The Aesthetics of Memory: Mughal Albums Under Shahjahan (r. 1628-58) and Their Afterlives.
Access StatusFull text of the requested work is not available in DASH at this time ("dark deposit"). For more information on dark deposits, see our FAQ.
MetadataShow full item record
CitationGulkis, Bronwen. 2021. The Aesthetics of Memory: Mughal Albums Under Shahjahan (r. 1628-58) and Their Afterlives.. Doctoral dissertation, Harvard University Graduate School of Arts and Sciences.
AbstractThis dissertation presents a reexamination of albums, the dominant format for displaying works of painting and calligraphy across the Islamic world, in the context of Mughal India. While it is generally recognized that Mughal albums differed from their Persian and Central Asian counterparts, the underlying causes for such changes, and their implication for the artistic culture of South Asia, has never been the topic of dedicated study. Furthermore, existing perspectives on the Mughal album have often emphasized a codicological approach at the expense of interpretive ones, treating the form as a succession of disembodied single pages which must be arranged and ordered to be made legible.
This dissertation instead examines key case studies of dispersed albums from the broad cultural ambit of the emperor Shahjahan (r.1628-1658). By treating the object histories of these dispersed folios as a source on how the albums were used and viewed, I propose a model of the Mughal album in this era as a site for negotiating new concepts of history, memory, or locality. Through these shifting modes of visuality and their relationship to acts of self-fashioning, I trace how the album format evolved from its origins as an apparatus of Persianate high culture to become a reflection of the South Asian artistic and political landscape. Furthermore, I posit that albums from the Shahjahani era established paradigms of collecting and display which formed the basis for later iterations of the South Asian album. In this way, the dissertation establishes a model for the Mughal album as one based on memory.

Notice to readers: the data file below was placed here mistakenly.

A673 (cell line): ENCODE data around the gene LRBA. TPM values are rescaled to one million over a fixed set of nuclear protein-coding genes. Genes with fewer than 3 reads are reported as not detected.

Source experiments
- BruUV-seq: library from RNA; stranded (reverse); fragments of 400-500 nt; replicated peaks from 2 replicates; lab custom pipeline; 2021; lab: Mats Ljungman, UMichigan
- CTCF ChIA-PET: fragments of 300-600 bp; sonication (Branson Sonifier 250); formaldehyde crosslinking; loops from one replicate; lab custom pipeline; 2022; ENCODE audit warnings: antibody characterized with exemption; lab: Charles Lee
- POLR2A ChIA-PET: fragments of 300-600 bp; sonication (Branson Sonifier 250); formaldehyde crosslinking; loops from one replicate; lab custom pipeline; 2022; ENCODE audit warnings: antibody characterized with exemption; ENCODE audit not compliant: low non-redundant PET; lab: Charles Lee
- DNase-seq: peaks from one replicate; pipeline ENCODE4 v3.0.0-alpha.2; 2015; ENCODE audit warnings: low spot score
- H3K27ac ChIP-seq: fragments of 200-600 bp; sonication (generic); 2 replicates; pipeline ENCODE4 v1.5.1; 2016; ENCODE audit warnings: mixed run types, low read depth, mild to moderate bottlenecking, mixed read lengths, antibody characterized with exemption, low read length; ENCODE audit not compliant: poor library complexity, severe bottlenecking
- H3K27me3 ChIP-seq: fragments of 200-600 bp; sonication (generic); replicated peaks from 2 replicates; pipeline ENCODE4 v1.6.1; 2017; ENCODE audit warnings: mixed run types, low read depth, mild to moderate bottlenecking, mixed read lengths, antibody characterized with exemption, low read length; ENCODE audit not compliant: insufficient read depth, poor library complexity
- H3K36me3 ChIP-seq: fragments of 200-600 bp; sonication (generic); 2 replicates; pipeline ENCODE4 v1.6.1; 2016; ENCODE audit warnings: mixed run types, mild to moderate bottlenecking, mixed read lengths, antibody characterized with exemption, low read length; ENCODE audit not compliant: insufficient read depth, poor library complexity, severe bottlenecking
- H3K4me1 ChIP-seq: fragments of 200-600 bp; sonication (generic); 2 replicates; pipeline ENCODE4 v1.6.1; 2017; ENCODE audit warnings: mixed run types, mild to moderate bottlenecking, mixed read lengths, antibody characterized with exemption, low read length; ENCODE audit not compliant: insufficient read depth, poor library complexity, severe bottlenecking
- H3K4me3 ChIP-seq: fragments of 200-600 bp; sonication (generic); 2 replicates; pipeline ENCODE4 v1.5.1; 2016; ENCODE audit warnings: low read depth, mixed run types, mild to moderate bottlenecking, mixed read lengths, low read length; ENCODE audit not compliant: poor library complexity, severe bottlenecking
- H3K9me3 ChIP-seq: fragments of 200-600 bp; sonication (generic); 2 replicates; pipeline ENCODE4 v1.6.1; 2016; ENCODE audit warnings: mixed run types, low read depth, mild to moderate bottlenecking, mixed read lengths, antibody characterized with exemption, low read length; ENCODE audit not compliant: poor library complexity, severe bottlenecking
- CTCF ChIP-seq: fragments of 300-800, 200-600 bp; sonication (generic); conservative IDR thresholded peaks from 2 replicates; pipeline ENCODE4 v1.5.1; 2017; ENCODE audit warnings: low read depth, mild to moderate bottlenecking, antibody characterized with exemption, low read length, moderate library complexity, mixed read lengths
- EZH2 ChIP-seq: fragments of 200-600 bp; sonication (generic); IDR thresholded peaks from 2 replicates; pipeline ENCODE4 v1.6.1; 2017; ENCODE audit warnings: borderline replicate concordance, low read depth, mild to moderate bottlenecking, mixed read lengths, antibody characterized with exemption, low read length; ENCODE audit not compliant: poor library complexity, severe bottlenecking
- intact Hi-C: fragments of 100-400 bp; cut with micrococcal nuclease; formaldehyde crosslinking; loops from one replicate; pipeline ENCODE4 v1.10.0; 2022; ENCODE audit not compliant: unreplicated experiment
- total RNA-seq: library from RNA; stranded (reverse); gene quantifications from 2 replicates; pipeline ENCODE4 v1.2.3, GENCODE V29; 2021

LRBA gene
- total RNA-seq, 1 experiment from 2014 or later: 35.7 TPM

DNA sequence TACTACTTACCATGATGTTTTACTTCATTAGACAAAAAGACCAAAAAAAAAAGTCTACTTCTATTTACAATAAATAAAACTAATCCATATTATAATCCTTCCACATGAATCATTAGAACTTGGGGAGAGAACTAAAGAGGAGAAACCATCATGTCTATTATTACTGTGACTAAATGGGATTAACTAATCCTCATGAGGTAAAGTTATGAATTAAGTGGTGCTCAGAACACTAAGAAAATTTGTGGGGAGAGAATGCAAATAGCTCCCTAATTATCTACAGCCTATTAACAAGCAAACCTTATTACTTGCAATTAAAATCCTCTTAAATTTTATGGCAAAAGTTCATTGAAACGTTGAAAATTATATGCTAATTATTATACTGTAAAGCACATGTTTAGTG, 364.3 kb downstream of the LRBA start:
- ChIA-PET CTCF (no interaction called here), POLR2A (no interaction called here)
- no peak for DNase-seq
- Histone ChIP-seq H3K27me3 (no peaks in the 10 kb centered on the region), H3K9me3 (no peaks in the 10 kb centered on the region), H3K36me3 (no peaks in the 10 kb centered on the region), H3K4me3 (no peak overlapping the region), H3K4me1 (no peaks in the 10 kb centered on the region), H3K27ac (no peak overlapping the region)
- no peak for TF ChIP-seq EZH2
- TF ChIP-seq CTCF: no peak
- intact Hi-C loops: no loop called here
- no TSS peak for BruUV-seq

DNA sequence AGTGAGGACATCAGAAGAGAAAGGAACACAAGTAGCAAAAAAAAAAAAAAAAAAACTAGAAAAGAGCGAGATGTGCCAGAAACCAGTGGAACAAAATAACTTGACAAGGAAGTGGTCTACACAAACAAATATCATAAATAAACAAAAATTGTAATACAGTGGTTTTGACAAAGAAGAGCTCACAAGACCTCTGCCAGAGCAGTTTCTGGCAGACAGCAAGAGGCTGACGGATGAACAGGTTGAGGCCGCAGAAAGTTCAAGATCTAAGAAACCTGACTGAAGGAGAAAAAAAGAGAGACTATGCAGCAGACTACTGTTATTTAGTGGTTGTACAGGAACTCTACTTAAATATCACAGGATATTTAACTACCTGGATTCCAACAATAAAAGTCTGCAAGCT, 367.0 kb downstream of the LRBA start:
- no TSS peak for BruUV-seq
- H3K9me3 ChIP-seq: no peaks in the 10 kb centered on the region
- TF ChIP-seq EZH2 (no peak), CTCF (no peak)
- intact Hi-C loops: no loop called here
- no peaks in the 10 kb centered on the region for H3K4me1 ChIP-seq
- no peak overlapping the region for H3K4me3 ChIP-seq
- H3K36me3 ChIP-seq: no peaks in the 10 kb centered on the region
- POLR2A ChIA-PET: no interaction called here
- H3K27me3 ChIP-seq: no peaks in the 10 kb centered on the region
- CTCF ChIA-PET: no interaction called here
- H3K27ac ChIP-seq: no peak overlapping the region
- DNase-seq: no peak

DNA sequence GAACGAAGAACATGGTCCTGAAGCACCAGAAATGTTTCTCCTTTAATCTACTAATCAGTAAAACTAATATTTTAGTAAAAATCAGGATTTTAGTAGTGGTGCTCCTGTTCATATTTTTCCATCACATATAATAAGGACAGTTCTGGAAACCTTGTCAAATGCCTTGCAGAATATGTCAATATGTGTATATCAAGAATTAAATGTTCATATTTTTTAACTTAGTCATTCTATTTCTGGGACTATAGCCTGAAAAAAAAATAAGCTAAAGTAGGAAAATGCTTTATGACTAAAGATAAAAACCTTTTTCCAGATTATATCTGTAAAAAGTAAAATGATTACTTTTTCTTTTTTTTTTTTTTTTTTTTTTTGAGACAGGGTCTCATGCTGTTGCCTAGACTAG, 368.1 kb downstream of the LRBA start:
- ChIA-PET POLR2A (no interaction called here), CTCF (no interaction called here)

The first chapter is a close reading of an understudied Timurid calligraphy preface by the calligrapher Mir ʿAli (d. 1545) that appears as part of an album made for Shahjahan. Through this analysis, I show that this text provided a stylistic model for Mughal art history writing. I identify a corpus of related texts in other albums, and document how these were united by the phenomenological concept of the “trace” as argued in Mir ‘Ali’s work. Using this framework, I then interrogate the role of labels, captions, and inscriptions seen on imperial album folios. Treating these elements as a paratextual source on how the albums were used, I contrast them with descriptions of the visual arts in official histories to propose a reading of the imperial albums as an embodiment of the emperor’s sight and touch. An artistic corpus created for the onetime favorite prince Dara Shikoh (d. 1659), including his eponymous album, serves as the fulcrum for my argument. I demonstrate how these works bear material interventions centered on the subjectivity of the presumed future emperor as viewer, and connect the format of Dara Shikoh’s album to a previously unrecognized collection of smaller albums made for princes and nobles outside the imperial workshop centers. I trace the role of these albums in disseminating Mughal identity, ultimately leading to the diffusion of the Mughal style and the rise of a commercial art market for these folios in the eighteenth century.
Citable link to this pagehttps://nrs.harvard.edu/URN-3:HUL.INSTREPOS:37368433
- FAS Theses and Dissertations